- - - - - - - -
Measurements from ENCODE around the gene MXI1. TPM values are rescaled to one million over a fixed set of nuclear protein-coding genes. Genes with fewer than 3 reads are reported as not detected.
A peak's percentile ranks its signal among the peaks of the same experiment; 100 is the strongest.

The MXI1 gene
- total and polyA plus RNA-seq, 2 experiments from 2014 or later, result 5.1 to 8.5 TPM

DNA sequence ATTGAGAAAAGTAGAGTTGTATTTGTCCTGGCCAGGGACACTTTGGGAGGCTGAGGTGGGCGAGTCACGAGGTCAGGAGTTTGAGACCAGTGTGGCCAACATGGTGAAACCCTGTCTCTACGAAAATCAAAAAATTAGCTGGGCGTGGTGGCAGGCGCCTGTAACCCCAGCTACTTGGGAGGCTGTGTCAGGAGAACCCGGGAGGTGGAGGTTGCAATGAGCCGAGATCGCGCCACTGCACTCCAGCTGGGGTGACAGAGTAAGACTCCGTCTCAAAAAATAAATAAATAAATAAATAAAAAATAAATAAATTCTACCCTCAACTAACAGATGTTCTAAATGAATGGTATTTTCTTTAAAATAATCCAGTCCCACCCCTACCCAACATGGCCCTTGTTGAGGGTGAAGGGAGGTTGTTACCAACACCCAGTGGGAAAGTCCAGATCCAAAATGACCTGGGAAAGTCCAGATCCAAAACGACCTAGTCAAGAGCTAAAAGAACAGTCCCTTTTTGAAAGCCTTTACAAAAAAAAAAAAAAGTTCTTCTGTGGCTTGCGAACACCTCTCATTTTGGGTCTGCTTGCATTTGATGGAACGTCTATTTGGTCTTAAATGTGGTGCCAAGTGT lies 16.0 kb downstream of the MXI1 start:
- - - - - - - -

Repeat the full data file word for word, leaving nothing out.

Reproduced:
Measurements from ENCODE around the gene MXI1. TPM values are rescaled to one million over a fixed set of nuclear protein-coding genes. Genes with fewer than 3 reads are reported as not detected.
A peak's percentile ranks its signal among the peaks of the same experiment; 100 is the strongest.

The MXI1 gene
- total and polyA plus RNA-seq, 2 experiments from 2014 or later, result 5.1 to 8.5 TPM

DNA sequence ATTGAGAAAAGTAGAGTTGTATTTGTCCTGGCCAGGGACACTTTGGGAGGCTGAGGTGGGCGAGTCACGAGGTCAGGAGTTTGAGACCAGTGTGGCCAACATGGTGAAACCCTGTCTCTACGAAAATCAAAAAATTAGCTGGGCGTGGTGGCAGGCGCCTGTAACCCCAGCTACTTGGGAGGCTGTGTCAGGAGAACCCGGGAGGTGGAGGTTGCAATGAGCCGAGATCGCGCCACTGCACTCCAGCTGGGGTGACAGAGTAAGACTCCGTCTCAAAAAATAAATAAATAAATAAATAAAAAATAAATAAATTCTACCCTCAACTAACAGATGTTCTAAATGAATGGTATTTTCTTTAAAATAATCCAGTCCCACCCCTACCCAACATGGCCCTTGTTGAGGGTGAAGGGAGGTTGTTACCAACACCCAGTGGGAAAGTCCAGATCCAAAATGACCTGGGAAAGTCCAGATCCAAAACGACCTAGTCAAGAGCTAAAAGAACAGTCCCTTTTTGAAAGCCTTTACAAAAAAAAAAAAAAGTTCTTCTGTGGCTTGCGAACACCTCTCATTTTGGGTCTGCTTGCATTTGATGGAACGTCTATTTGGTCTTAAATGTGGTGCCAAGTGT lies 16.0 kb downstream of the MXI1 start: